1947: A hundred years went by without a rumbling from Heklašs depths, then on Saturday, March 29th at about 6:41 in the morning an eruption cloud consisting mainly of water vapor rose to a height of 19 miles (98,000 ft. or 30,000 m) into the sky within ten minutes. Within the first half hour lava began to well up in the fissure and poured over and down Heklašs south-eastern slopes at a rate of about 3,500 cu. meters of lava per second. By the end of the day, lava was rushing out of both ends of the fissure. Great clouds of steam bellowed from Heklašs western slope where floods had originated from what had been ice and snow fields. Eight separate eruption columns were visible by the second day and at the lower end of the fissure a crater had opened up and from it streamed an enormous river of lava. This crater was given the name Hraungigur (Lava Crater). Another two large craters had also formed, an explosion crater on the southwest slope named Axlargigur (Shoulder Crater) and a summit crater named Toppgigur. This eruption continued until mid-April of the next year and over this time grew 184 ft. (56 meters) to a elevation of 4,930 ft. (1,503 m).


1970: After a 22 year interval of inactivity Hekla came back to life, first shooting a huge ash-laden cloud to a height of 15,000 meters, and then covering a 40,000 sq. km. area with ash. This ash had high fluorine content (800-2,000 ppm) which poisoned over 7,000 sheep in the local area. This eruption's breakthrough points occurred along the Hekla's south-south-west and north-east slopes.

1980: On the 17th of August Helka started erupting explosively first from the summit area and then spead along the whole 4.3 mile (7 km) fissure. The eruption column of steam and then dark tephra reached an altitude of over 49,000 ft.(15 km). The maximum tephra thinkness for this eruption was reported ~6 miles (10 km) north of the summit with a depth of 8 inches (20 cm). The fluorine content in the tephra was high enough to cause heath problems with livestock. Lava started to flowing from the summit of Helka and continued along the length of the fissure, all together forming four seperate flows. The largest amount of lava was erupted within the first twelve hours and and by August 20th the only activity left was eruptions of steam.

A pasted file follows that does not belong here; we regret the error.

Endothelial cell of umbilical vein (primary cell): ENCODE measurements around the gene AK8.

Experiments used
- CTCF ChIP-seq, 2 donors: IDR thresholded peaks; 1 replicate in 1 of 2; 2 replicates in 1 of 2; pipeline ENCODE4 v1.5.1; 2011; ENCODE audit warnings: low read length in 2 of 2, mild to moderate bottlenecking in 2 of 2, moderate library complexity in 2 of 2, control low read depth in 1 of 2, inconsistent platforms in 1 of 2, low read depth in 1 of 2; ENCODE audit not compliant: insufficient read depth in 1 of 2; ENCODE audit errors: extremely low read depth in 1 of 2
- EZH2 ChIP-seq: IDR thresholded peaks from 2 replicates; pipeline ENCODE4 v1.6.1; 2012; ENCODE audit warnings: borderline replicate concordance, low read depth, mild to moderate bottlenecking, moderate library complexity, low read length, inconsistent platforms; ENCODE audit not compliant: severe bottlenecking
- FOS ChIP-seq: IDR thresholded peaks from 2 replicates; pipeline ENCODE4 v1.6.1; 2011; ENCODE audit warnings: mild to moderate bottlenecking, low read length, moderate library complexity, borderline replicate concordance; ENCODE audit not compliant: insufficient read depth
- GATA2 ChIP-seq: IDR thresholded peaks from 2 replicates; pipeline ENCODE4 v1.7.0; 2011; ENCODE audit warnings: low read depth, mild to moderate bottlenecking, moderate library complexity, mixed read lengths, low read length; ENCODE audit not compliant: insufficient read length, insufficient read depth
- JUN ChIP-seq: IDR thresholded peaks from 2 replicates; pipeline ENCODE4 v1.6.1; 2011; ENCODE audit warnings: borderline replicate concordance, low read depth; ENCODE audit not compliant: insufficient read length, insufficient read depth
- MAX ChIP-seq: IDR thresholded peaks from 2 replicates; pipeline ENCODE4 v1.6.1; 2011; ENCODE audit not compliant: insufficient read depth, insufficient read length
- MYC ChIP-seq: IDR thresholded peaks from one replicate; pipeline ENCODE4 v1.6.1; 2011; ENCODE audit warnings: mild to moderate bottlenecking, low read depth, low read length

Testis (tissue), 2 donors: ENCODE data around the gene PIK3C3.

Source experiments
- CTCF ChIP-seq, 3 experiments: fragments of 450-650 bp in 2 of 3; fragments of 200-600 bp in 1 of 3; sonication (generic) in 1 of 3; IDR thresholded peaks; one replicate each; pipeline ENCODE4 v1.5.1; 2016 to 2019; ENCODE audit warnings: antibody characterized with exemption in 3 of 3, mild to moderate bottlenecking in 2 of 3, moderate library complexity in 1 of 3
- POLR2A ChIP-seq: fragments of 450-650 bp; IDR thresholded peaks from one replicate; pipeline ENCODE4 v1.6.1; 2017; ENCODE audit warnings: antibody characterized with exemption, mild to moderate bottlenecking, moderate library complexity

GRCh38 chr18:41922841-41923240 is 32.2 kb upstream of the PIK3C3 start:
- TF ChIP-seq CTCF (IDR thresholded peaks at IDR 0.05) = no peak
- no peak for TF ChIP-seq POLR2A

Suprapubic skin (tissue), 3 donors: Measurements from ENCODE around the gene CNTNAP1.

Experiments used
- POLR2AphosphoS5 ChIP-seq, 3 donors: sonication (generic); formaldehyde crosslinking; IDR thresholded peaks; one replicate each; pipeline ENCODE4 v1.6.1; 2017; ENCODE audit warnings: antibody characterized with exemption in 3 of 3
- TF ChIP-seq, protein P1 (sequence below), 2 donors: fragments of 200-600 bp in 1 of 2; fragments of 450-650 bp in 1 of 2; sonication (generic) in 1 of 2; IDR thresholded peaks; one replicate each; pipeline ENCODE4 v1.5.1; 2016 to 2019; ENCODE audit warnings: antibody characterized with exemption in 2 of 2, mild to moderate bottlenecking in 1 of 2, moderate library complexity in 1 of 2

1981:The event that occurred on April 9th started out with explosive eruptions of ash, some columns extended as high as 21,648 ft. (6.6 km) above sea level. Shortly after the explosive events lava began flowing from a new crater that had been formed at Helka's summit. Three main flows originated here, the largest two flowed down Helka's northern slope and the smaller down its southern face. This eruption is thought to be a continuation of Helka's 1980 eruption.

1991: On January 17th Helka violently erupted with a cloud of ash and tephra that reached an altitude of 39,360 ft. (12 km). During this eruption a summit fissure and a main crater were created and from these lava flows extended down the southeastern and northwestern slopes. Lava fountains in these craters reached a height of 984 ft. (300m). This eruption continued until March 11th when activity once again died down.


Sources of Information:

Bahn,Paul G. 1993,Volcanoes: Fire from the Earth, Harry N.Abrams, Inc., New York p.41.

Bullard, F. M. 1976, Volcanoes of the Earth, Univ. of Texas Press

Gronvold,K. 1994, Bullitin of Volcanic Eruptions No.31: Annual report of the world volcanic eruptions in 1991, Volc. Society of Japan, Tokyo & IAVCEI IUGG, p.123.

Jakobsson, Sveinn P. 1979, Acta Naturalia Islandica #26: Petrology of Recent basalts of the Eastern Volcanic Zone, Iceland, Icelandic Museum of Natural History, Reykjavik p.18

McClelland, L.;T.Simkin, M. Summers, E. Nielsen, T.C. Stein; eds. 1989 Global Volcanism 1975-1985, Prentice-Hall, Inc. New Jersey

Thorarinsson, Sigurdur 1970, Hekla: A Notorious Volcano, Almenna Bokafelagid, Reykjavik

Wood, C.A.; J.L. Whiteford-Stark; J.W. Head 1977 Iceland Field Itinerary: Basaltic Volcanism Study Project, Team 5; Lunar Science Institute, NASA p.18-23.